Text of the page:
EFT is a systemic and structured approach to couple and family therapy formulated in the 1980’s by Sue Johnson and Les Greenberg. Grounded in attachment theory, this approach recognizes the primacy of emotion in organizing both inner experience and key interactional patterns in primary attachment relationships. Emotion is seen as a powerful agent of change in the therapy, not just as a manifestation of relationship distress. By expanding clients’ emotional experience around core attachment needs and structuring change events to shift the cycle of negative interactions, EFT therapists work to help partners and family members  create a more secure bond in their relationship.

As a certified EFT therapist and supervisor, I have extensive experience working with couples Together,  we look at how communication and emotional needs  have become a negative pattern which prevents partners from  having the communication and closeness that they truly desire in their  relationship. We  identify those negative patterns and work to  develop positive patterns of communicating and meeting each other’s  emotional needs.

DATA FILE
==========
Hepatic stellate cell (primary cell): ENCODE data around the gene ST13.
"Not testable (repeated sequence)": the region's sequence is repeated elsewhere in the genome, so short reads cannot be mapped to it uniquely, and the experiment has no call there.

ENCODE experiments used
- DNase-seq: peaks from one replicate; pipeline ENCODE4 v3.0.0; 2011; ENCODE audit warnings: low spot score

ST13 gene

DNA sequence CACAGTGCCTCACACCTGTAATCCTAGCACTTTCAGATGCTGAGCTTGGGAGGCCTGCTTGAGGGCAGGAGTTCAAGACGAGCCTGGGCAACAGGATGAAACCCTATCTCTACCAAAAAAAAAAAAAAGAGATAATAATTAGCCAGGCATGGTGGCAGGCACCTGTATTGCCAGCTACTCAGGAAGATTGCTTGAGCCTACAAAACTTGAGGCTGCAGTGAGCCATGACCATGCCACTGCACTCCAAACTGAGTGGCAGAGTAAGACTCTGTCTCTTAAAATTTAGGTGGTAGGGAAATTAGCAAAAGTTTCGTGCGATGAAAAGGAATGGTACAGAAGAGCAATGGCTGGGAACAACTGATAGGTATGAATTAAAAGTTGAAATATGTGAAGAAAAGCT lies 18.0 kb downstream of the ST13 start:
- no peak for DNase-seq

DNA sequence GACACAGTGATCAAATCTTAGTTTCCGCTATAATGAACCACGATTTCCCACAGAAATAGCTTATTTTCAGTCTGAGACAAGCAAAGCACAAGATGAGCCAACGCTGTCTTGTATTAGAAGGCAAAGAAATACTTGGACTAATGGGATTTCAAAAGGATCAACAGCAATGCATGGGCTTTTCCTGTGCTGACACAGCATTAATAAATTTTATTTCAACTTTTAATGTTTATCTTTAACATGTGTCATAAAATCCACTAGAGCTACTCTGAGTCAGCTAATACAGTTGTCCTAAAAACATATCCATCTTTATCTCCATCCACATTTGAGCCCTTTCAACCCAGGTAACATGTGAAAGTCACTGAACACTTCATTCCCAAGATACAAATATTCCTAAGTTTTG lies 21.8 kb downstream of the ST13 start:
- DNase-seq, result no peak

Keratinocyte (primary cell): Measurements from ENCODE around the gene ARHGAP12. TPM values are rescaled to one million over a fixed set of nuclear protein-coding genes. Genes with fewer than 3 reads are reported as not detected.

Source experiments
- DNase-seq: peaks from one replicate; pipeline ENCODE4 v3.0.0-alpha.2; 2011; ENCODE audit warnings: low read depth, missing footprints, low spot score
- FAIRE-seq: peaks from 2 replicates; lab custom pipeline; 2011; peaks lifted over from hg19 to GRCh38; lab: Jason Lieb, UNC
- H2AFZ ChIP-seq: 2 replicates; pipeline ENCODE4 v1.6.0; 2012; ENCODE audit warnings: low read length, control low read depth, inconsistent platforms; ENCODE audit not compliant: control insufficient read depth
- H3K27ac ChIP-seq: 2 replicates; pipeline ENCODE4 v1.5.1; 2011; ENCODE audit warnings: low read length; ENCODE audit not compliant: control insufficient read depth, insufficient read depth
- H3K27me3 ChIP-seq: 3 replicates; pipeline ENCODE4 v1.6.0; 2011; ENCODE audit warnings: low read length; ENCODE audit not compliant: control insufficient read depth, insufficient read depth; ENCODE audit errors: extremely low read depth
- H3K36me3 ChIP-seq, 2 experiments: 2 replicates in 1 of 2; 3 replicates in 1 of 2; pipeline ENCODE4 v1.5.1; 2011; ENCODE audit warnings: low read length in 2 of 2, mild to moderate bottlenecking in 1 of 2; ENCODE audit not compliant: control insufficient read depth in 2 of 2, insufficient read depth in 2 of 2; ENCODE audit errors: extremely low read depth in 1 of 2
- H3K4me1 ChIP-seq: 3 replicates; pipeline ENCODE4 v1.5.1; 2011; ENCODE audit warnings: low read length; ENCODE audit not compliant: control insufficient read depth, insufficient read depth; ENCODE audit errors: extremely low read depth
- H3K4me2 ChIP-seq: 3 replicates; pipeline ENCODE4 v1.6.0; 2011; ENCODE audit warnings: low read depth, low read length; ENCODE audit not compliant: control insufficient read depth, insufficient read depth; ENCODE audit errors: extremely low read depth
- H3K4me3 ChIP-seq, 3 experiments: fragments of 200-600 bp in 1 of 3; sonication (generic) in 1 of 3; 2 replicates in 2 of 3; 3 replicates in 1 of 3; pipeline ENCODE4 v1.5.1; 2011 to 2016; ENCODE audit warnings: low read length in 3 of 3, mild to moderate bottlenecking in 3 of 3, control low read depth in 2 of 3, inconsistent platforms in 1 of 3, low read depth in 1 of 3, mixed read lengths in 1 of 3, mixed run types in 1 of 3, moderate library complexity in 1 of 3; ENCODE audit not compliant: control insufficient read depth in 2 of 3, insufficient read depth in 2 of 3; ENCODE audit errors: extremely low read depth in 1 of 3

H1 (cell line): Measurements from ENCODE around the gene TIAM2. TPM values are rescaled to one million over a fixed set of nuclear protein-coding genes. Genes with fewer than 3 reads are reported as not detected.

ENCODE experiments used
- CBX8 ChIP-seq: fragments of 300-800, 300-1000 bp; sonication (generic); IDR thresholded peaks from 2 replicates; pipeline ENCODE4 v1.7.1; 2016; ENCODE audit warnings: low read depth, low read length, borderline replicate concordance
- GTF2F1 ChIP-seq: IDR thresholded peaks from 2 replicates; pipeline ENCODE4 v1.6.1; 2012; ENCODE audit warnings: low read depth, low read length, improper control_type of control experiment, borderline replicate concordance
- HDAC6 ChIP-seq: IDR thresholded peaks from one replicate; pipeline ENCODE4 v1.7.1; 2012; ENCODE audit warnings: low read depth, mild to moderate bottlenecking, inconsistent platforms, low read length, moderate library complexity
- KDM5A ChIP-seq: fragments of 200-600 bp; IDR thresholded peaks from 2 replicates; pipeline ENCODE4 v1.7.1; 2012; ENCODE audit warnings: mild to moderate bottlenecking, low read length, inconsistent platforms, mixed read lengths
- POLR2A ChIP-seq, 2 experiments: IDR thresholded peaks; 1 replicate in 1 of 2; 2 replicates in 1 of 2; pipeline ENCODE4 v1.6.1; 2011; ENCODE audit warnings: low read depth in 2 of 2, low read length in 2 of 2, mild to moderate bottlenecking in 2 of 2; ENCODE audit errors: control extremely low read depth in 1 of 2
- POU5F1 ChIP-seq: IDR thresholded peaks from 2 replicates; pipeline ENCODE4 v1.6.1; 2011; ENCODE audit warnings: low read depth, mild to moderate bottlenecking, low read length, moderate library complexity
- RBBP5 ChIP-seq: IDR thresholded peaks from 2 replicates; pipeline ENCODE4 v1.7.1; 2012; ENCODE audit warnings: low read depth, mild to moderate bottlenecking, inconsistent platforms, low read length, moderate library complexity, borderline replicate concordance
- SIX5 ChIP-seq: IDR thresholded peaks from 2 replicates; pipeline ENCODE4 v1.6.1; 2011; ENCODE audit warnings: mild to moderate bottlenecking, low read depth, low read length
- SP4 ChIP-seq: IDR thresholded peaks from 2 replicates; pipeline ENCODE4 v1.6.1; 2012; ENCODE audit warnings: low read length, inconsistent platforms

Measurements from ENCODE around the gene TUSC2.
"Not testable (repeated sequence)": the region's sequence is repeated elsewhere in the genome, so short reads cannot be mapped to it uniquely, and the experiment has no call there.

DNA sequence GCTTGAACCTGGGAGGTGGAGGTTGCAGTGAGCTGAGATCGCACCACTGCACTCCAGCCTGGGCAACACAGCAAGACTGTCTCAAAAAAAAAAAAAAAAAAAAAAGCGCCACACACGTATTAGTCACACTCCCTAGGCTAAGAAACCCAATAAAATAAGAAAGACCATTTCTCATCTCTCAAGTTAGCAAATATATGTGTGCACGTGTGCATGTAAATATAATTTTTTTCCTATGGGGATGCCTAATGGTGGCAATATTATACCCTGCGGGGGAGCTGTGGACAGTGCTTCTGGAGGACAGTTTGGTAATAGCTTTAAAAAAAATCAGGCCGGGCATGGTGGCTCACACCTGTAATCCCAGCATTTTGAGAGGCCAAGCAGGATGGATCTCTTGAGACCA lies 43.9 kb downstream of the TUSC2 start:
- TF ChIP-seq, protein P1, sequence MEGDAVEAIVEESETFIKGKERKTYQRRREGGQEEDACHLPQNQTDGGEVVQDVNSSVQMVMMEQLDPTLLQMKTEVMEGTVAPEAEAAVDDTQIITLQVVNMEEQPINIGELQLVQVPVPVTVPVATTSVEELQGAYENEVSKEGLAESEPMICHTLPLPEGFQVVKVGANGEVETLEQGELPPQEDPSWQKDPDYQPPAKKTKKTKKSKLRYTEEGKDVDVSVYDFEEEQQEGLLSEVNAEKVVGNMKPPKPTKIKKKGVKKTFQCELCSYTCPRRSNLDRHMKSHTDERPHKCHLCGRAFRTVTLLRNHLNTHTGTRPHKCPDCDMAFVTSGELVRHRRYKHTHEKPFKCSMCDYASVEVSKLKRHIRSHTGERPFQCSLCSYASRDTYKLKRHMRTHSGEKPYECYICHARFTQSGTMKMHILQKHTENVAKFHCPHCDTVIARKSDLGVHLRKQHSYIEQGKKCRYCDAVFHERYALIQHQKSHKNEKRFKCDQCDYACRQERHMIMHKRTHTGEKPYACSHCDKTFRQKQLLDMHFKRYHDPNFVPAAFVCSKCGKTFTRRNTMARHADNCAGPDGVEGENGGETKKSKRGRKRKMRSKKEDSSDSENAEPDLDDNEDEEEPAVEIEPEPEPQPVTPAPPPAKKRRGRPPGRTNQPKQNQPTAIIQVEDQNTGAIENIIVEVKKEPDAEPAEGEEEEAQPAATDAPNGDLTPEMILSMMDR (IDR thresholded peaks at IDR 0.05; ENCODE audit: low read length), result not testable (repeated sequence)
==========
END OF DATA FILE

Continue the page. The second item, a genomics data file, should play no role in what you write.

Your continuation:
Strengths of Emotionally Focused Therapy

  • EFT is based on clear, explicit  conceptualizations of marital distress and adult love. These  conceptualizations are supported by empirical research on the nature of  marital distress and adult attachment.
  • EFT is collaborative and respectful  of clients combining experiential Rogerian techniques with structural  systemic interventions.
  • Change strategies and interventions are specified.
  • Key moves and moments in the change process have been mapped into nine steps and three change events.
  • EFT has been validated by over 20  years of empirical research. There is also research on the change  processes and predictors of success.
  • EFT has been applied to many different kinds of problems and populations.

Goals of Emotionally Focused Therapy

  • To expand and re-organize key emotional responses – the music of the attachment dance.
  • To create a shift in partners’ interactional positions and initiate new cycles of interaction.
  • To foster the creation of a secure bond between partners.